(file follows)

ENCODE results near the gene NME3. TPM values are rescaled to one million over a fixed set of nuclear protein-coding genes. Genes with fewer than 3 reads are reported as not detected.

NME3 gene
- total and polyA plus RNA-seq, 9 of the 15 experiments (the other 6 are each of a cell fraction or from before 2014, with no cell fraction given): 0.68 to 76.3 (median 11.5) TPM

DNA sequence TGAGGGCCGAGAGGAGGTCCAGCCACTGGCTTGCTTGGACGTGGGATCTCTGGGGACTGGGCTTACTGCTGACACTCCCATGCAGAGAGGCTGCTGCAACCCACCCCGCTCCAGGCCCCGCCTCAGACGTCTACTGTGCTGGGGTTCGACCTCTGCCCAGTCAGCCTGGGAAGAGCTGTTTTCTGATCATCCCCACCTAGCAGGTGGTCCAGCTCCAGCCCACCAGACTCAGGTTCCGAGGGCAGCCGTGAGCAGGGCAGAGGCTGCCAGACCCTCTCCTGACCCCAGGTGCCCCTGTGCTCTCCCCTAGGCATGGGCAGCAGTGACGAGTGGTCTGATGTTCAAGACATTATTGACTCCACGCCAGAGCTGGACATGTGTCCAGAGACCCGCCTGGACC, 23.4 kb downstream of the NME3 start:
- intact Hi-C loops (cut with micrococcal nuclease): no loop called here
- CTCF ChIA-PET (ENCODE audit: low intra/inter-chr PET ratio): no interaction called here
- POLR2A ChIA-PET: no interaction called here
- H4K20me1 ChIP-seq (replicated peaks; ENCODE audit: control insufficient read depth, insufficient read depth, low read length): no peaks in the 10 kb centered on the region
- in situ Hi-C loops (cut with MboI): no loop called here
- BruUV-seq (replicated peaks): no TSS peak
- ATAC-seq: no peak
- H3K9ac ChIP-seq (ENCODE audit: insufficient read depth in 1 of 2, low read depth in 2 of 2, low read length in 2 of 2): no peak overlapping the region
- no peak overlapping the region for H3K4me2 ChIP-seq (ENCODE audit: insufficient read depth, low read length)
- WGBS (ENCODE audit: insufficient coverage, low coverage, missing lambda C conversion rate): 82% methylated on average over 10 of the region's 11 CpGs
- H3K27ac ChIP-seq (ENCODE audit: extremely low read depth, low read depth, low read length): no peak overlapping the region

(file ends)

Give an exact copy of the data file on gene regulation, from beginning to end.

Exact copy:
ENCODE results near the gene NME3. TPM values are rescaled to one million over a fixed set of nuclear protein-coding genes. Genes with fewer than 3 reads are reported as not detected.

NME3 gene
- total and polyA plus RNA-seq, 9 of the 15 experiments (the other 6 are each of a cell fraction or from before 2014, with no cell fraction given): 0.68 to 76.3 (median 11.5) TPM

DNA sequence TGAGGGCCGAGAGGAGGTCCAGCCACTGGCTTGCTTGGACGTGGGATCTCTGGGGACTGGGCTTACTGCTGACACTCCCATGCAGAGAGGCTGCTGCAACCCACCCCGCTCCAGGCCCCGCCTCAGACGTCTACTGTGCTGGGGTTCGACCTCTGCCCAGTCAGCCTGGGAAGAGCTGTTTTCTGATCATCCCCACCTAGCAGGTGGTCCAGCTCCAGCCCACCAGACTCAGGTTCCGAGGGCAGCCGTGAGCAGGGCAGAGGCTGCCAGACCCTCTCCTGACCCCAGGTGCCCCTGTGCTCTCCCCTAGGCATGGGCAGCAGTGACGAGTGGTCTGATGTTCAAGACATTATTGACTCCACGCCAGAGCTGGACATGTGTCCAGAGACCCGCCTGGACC, 23.4 kb downstream of the NME3 start:
- intact Hi-C loops (cut with micrococcal nuclease): no loop called here
- CTCF ChIA-PET (ENCODE audit: low intra/inter-chr PET ratio): no interaction called here
- POLR2A ChIA-PET: no interaction called here
- H4K20me1 ChIP-seq (replicated peaks; ENCODE audit: control insufficient read depth, insufficient read depth, low read length): no peaks in the 10 kb centered on the region
- in situ Hi-C loops (cut with MboI): no loop called here
- BruUV-seq (replicated peaks): no TSS peak
- ATAC-seq: no peak
- H3K9ac ChIP-seq (ENCODE audit: insufficient read depth in 1 of 2, low read depth in 2 of 2, low read length in 2 of 2): no peak overlapping the region
- no peak overlapping the region for H3K4me2 ChIP-seq (ENCODE audit: insufficient read depth, low read length)
- WGBS (ENCODE audit: insufficient coverage, low coverage, missing lambda C conversion rate): 82% methylated on average over 10 of the region's 11 CpGs
- H3K27ac ChIP-seq (ENCODE audit: extremely low read depth, low read depth, low read length): no peak overlapping the region